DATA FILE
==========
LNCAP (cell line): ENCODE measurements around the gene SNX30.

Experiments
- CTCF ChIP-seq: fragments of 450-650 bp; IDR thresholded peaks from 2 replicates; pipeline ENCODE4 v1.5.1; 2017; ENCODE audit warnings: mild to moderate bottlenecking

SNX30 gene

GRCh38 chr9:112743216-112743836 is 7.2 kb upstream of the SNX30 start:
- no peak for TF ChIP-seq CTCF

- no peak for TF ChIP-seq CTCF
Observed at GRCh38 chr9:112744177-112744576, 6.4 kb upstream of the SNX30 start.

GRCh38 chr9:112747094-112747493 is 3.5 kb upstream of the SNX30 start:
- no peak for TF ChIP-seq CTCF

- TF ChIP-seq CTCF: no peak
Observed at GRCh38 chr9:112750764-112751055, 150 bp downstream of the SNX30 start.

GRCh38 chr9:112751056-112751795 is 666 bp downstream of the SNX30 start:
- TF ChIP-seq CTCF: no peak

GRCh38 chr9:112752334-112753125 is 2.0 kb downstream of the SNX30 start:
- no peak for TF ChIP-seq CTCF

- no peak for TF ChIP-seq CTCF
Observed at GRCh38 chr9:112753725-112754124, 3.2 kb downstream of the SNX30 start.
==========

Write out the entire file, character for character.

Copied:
LNCAP (cell line): ENCODE measurements around the gene SNX30.

Experiments
- CTCF ChIP-seq: fragments of 450-650 bp; IDR thresholded peaks from 2 replicates; pipeline ENCODE4 v1.5.1; 2017; ENCODE audit warnings: mild to moderate bottlenecking

SNX30 gene

GRCh38 chr9:112743216-112743836 is 7.2 kb upstream of the SNX30 start:
- no peak for TF ChIP-seq CTCF

- no peak for TF ChIP-seq CTCF
Observed at GRCh38 chr9:112744177-112744576, 6.4 kb upstream of the SNX30 start.

GRCh38 chr9:112747094-112747493 is 3.5 kb upstream of the SNX30 start:
- no peak for TF ChIP-seq CTCF

- TF ChIP-seq CTCF: no peak
Observed at GRCh38 chr9:112750764-112751055, 150 bp downstream of the SNX30 start.

GRCh38 chr9:112751056-112751795 is 666 bp downstream of the SNX30 start:
- TF ChIP-seq CTCF: no peak

GRCh38 chr9:112752334-112753125 is 2.0 kb downstream of the SNX30 start:
- no peak for TF ChIP-seq CTCF

- no peak for TF ChIP-seq CTCF
Observed at GRCh38 chr9:112753725-112754124, 3.2 kb downstream of the SNX30 start.